When developing an IT risk management program, it can be hard to know where to start. There are a lot of questions you might ask yourself, like:
- Which risk management frameworks should you use?
- Are you a single practitioner or do you have a team?
- Do you want a qualitative or quantitative framework?
How you answer each of these questions is important, as it will help you select a risk management framework that is right for your organization’s current needs.
So, where do you get started? This article outlines how different risk management frameworks work, what types of teams they’re made for, and other key differentiators between them.
What is a risk management framework (RMF)?
No organization can eliminate risk, but it can be effectively and efficiently managed and prioritized. A risk management framework provides organizations with guidelines for effectively defining, mitigating, and managing risks to maintain business resiliency and avoid reputational and financial losses. Common types of enterprise risk include:
- Financial risk
- Operational risk
- Strategic risk
- Compliance risk
- Economic risk
- Legal risk
- Natural disasters
- Security risk
It’s also important to define an information security policy as part of your process for choosing a risk management framework. Often, you’ll find that specific frameworks are named within risk management policies. They are also named within standard risk procedures, an explanation of how risk management committees work, how the framework works, and the duration at which risks are evaluated. Having specific IT risk management frameworks named within your policy will also keep your legal team happy.
The 5 Most Common IT Risk Management Frameworks
1. NIST Risk Management Framework (RMF)
Developed by the National Institute of Standards and Technology, NIST RMF is the IT risk management framework that gets the most traction. With its well-defined steps and process, it’s a good fit for big organizations — especially those with a risk management team or committee — as it does require dedicated resources to implement and manage.
Qualitative in nature, NIST RMF is also very specific to cybersecurity — particularly cybersecurity risk. It also aligns well with another NIST framework, NIST SP 800-53, which is a framework for those working with the federal government.
The NIST RMF framework provides seven steps to get started:
- Prepare – Essential activities to prepare the organization to manage security and privacy risks
- Categorize – Categorize the system and information processed, stored, and transmitted based on an impact analysis
- Select – Select the set of NIST SP 800-53 controls to protect the system based on risk assessment(s)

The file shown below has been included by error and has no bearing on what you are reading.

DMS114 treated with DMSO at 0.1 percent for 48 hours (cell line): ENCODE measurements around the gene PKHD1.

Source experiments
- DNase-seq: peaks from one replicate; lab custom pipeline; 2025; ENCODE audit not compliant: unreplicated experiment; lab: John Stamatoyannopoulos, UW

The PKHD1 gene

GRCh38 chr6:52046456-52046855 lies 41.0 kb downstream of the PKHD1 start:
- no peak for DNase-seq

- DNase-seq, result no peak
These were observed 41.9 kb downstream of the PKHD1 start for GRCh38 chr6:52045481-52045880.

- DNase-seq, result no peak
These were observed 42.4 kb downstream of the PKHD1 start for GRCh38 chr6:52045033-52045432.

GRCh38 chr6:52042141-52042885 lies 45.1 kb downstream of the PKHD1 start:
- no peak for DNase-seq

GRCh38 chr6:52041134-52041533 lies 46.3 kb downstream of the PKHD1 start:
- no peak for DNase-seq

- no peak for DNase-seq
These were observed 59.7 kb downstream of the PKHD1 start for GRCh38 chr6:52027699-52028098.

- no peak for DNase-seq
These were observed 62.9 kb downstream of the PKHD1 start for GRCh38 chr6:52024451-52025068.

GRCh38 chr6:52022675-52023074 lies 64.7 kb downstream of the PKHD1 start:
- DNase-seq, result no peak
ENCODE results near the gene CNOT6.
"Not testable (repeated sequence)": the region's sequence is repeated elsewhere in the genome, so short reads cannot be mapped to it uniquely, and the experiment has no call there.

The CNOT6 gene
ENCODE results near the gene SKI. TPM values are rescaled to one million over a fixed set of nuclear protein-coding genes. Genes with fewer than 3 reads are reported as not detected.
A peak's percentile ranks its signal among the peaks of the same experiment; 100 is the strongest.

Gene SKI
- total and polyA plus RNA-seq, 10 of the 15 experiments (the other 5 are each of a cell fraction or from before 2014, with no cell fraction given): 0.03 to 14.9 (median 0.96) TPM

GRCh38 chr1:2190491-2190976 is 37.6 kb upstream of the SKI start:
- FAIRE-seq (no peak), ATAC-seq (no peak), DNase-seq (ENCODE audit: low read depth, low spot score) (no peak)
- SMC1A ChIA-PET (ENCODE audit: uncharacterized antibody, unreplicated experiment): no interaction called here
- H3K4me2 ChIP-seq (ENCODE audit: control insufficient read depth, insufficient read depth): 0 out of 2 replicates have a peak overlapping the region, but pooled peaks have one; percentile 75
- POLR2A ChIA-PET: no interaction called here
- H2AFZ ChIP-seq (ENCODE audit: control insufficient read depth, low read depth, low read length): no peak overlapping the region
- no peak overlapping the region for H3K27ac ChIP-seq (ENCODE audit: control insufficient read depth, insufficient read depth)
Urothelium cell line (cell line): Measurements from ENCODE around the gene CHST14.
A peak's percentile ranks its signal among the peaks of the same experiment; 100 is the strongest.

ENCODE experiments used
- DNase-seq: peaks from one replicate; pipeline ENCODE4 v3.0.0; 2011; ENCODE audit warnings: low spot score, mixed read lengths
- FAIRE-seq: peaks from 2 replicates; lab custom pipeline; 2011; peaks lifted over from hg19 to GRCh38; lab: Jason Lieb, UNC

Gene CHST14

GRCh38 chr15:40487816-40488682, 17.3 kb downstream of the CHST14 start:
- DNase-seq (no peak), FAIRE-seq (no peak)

- Implement – Implement the controls and document how controls are deployed
- Assess – Assess to determine if the controls are in place, operating as intended, and producing the desired results
- Authorize – Senior official makes a risk-based decision to authorize the system (to operate)
- Monitor – Continuously monitor control implementation and risks to the system
2. OCTAVE Allegro
First released in September 1999 by the Software Engineering Institute at Carnegie Mellon University, OCTAVE Allegro is another commonly used IT risk management framework. OCTAVE stands for Operationally Critical Threat, Asset, and Vulnerability Evaluation.
It offers a very lightweight risk management process, and OCTAVE Allegro is a great risk management framework if your organization has a single practitioner new to risk management. Unfortunately, OCTAVE Allegro doesn’t scale for a team-oriented approach so it won’t be a great fit for organizations with entire risk management teams or committees.
If you can fill out a series of ten forms and circulate them for peer review, then OCTAVE Allegro may be a great fit for your IT risk management program. It also has examples, including threat trees, which walk you through different hypothetical situations to understand risk.
Smaller organizations (or organizations with a single practitioner assigned to do risk management) would find OCTAVE Allegro to be a great fit, especially if they want to get their program up and running in just one day. One downside is that it only looks at one point in time, and the framework doesn’t address ongoing governance.
3. OCTAVE FORTE
OCTAVE FORTE, or Operationally Critical Threat, Asset, and Vulnerability Evaluation for the Enterprise, is a cybersecurity-aligned IT risk management framework. It’s scalable and often overseen by a large team or risk management committee. On this list, it’s the first enterprise risk management framework we’ve included, and it’s also qualitative in nature. Whereas OCTAVE Allegro is a good fit for a single practitioner, Octave FORTE is a better fit for a team or committee.
What is more unique to OCTAVE FORTE is that its documentation encourages continuous process, addressing continuous governance of risk. Other frameworks may simply outline the process once, giving the impression that once you’ve set up your controls, you’re done. But, the continuous nature of OCTAVE FORTE should be observed with other frameworks as well, as risks change and adapt over time — especially as threat actors grow more and more intelligent.